“No, actually you did know that! I texted you about it, and I brought it up in person a couple times.” You did your usual milquetoast culpability shuffle, and ate food I cooked for you.

Eddie Thomas’s eyes have been getting redder and redder this whole time. They look more brilliant when this happens. A crimson background makes his iris more vibrantly green. He’s been pouring on the empathic telepathy, but I’ve turned my entire face to a thin layer of transparent diamond – more than effective against an undergrad-level psychic assault.

We are both aware of the endgame here, and the impending stalemate. We’re just going through the motions.

He backs off, and the redness behind his eyes fades back to white. I’m still in his Memory Castle. He is either allowing this, or is unaware.

“I’ll ask him if he’s comfortable emailing you, but I know he’d rather meet in person.”

“My level of apathy has risen since the Buzzfeed piece on six-time Tony Award winner, and serial abuser, William Ivey Long. The level of indifference I have toward gay drama, much less gay improv drama is extremely high. Or put it this way – if I don’t mind telling the truth about an industry giant like William, what the hell is keeping me from telling everyone what a scumbag Chris Jericho is?”

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“Well, I’m forced to point out – Chris isn’t continuing the drama, you are. You already called him out publicly at the Inner Sanctum Cafe. You told him, full voice, to stop sexually harassing you. At least fifteen people heard.”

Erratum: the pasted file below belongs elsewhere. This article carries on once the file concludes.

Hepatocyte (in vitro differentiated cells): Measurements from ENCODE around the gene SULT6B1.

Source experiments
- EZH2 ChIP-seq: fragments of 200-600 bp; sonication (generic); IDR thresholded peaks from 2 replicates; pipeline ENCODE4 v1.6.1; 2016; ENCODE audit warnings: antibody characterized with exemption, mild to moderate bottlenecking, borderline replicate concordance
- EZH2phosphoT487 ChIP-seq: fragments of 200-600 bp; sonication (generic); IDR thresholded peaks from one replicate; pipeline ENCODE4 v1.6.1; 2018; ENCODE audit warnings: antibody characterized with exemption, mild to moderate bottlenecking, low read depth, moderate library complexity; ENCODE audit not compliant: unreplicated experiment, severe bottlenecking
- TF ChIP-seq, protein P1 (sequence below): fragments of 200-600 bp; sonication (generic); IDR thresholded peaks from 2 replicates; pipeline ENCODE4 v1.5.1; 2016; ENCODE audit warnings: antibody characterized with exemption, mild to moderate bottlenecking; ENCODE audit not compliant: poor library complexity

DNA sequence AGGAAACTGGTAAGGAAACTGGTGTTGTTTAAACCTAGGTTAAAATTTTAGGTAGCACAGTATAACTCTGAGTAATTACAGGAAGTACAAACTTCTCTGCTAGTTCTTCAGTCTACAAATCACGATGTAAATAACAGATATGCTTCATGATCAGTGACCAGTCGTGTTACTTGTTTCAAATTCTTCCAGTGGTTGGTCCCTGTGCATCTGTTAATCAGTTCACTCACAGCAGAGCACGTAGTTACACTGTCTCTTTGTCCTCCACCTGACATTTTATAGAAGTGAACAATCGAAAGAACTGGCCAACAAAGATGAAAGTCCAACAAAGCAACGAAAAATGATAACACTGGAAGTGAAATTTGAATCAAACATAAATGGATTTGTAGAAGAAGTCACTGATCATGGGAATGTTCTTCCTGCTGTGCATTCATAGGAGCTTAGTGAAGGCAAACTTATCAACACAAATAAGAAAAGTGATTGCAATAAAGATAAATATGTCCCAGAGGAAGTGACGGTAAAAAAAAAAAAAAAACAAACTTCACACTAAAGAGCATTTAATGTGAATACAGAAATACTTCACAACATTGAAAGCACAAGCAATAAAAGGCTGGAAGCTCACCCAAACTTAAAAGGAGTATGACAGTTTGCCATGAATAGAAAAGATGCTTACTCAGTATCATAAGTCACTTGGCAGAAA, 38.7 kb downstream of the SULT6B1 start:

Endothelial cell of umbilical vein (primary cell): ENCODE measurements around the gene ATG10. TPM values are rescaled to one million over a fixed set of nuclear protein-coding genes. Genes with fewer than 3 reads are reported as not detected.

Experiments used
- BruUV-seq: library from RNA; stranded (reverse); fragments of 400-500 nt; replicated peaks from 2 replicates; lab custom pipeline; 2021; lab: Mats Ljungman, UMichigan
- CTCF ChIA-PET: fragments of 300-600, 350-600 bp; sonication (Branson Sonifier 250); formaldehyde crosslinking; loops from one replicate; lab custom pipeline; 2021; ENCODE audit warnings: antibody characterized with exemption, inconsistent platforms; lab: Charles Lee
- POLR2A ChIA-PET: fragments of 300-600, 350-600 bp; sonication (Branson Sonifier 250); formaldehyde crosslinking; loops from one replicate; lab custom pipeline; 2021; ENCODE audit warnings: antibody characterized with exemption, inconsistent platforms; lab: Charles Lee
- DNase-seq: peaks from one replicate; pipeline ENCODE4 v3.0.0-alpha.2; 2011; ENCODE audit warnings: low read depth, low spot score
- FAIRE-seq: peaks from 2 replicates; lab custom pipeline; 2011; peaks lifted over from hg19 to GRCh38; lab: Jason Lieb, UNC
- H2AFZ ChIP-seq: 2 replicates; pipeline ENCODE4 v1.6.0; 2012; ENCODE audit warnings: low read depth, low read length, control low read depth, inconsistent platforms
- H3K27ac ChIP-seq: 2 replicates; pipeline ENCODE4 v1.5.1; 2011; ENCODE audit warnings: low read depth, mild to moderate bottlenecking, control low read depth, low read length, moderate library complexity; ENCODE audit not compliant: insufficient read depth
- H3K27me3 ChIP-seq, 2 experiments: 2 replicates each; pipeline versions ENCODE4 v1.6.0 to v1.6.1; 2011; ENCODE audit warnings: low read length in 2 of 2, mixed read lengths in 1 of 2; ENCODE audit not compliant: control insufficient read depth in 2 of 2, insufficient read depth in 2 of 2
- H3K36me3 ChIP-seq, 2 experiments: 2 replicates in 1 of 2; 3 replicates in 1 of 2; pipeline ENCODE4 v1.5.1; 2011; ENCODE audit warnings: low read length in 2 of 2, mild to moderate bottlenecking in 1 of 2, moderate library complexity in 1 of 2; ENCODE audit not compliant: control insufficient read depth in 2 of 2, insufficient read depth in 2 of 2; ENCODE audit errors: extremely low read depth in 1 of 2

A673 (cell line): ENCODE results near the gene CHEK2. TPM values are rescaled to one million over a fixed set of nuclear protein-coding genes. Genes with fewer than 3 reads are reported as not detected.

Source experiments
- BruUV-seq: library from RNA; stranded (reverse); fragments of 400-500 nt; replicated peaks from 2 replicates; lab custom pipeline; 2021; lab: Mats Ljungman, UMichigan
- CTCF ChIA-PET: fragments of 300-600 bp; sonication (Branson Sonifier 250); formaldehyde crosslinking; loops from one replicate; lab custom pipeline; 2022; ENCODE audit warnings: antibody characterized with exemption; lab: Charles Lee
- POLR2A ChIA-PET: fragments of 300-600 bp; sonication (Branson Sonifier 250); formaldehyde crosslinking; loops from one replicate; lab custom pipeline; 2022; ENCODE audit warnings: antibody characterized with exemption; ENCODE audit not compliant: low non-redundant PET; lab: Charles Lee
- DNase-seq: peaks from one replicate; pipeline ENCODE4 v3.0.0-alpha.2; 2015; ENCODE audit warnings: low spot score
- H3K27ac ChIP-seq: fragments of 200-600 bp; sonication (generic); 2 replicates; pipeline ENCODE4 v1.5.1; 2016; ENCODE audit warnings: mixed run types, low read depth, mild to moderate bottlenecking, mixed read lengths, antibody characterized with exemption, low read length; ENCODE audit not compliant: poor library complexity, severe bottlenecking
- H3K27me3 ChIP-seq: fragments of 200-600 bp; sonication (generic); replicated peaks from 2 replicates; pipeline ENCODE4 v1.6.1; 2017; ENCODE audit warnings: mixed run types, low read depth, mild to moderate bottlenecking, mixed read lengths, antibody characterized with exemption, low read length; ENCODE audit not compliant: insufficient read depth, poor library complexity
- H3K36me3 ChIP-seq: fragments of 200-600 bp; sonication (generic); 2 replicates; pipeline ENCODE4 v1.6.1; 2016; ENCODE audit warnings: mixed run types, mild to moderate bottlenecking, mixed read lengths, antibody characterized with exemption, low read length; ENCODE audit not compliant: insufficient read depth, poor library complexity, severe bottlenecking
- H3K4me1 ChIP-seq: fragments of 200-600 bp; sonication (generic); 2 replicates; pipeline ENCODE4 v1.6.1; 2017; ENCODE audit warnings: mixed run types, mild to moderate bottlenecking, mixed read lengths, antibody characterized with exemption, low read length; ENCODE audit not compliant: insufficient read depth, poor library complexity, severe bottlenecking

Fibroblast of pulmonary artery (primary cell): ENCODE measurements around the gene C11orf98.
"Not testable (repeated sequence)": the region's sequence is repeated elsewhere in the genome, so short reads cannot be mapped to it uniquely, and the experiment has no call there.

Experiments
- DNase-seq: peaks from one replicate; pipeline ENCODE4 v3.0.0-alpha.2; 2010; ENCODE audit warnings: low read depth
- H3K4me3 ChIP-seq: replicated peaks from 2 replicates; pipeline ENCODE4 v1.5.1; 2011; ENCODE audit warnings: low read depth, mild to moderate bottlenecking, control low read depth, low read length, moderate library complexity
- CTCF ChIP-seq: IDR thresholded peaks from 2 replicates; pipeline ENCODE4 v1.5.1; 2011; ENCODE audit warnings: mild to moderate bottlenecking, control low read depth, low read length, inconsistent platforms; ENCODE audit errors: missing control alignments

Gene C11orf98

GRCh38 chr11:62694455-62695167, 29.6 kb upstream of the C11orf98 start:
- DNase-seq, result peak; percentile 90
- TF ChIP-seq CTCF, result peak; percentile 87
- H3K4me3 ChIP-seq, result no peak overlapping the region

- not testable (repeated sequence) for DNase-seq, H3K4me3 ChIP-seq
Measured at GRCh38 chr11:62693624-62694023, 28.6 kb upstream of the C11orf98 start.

“Yes, and I thought that would help, but as it turns out, it was a triggering week in the media, for abuse victims, and I couldn’t help mentioning Eric’s awful behavior in the comments section of your posted photo. You deleted it. Here we are.”

“If you get an apology, will you stop speaking poorly of Jericho and the Baldwin Boys online?”

“If I like the apology.”

“Okay, I’ll bring this to Jericho and let you know.”

This last bit is untrue. I know it immediately. What is true is, we can not come to an agreement, and he will very shortly unfriend me. I am inside his Memory Castle and he can not hide certain basic things from me – not in my current astral form. Perhaps, when he’s older, but that kind of deception is currently incapable of.

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We finish our coffee, and exchange pleasantries. I tell him he should use his ABC Family face to pitch a show to Netflix. I’d like to seem him as a Blues Clues type host of an adult show about queerness. I’d like to watch him explain polyamory to puppets, or voice over cartoon segments about fisting, and how to do it safely. He laughs and dismisses my idea as silly, but we both know it could be his ticket to ride, if he was able to let go of some of that “nice Catholic boy” programming that seems to be so stringently hampering his development.

We say our goodbyes in the parking lot. A final compliment. An empty stab at planning a hike that will never happen. Grins, and cheerful goodbyes.

As I insert my ticket and pull out onto Crescent Heights, it occurs to me – it’s likely I won’t speak to him again for many, many years. It’s likely I’ll never speak to Jericho again.

(Up and up and up and around in circles. I’m in the tallest spire of his castle. The beacon of light tower. I’ve still seen nobody, no living creatures -not a cat, or mouse, or so much as a moth. This castle seems frozen, or fixed, somehow, but that has to be wrong! I’m here, and what’s more, Eddie Thomas is at the top of this spiral. I know it! My power isn’t ever wrong, and he’s not old enough yet to deceive me, even inside his own castle. I spiral further up, like an endless Guggenheim, or a throwback to Tudor castles from Frank Lloyd Wright, he has built a gorgeous, splendid, massively empty Memory Castle, and I’m starting to become alarmed! A glossy, blond, thick, wooden door suddenly appears. The hinges and lock are made of polished brass. I don’t have a key or see one. I try the handle. It opens.